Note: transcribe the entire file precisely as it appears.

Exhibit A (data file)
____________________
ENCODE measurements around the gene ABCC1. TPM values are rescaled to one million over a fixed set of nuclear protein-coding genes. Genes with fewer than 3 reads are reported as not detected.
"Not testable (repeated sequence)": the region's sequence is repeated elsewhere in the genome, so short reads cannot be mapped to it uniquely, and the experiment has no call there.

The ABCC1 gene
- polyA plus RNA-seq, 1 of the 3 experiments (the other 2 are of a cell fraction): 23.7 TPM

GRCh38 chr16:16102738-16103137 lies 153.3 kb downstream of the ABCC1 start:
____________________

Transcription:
ENCODE measurements around the gene ABCC1. TPM values are rescaled to one million over a fixed set of nuclear protein-coding genes. Genes with fewer than 3 reads are reported as not detected.
"Not testable (repeated sequence)": the region's sequence is repeated elsewhere in the genome, so short reads cannot be mapped to it uniquely, and the experiment has no call there.

The ABCC1 gene
- polyA plus RNA-seq, 1 of the 3 experiments (the other 2 are of a cell fraction): 23.7 TPM

GRCh38 chr16:16102738-16103137 lies 153.3 kb downstream of the ABCC1 start: